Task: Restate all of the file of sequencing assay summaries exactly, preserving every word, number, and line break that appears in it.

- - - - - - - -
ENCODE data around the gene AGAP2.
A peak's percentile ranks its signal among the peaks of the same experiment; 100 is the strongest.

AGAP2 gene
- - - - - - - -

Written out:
ENCODE data around the gene AGAP2.
A peak's percentile ranks its signal among the peaks of the same experiment; 100 is the strongest.

AGAP2 gene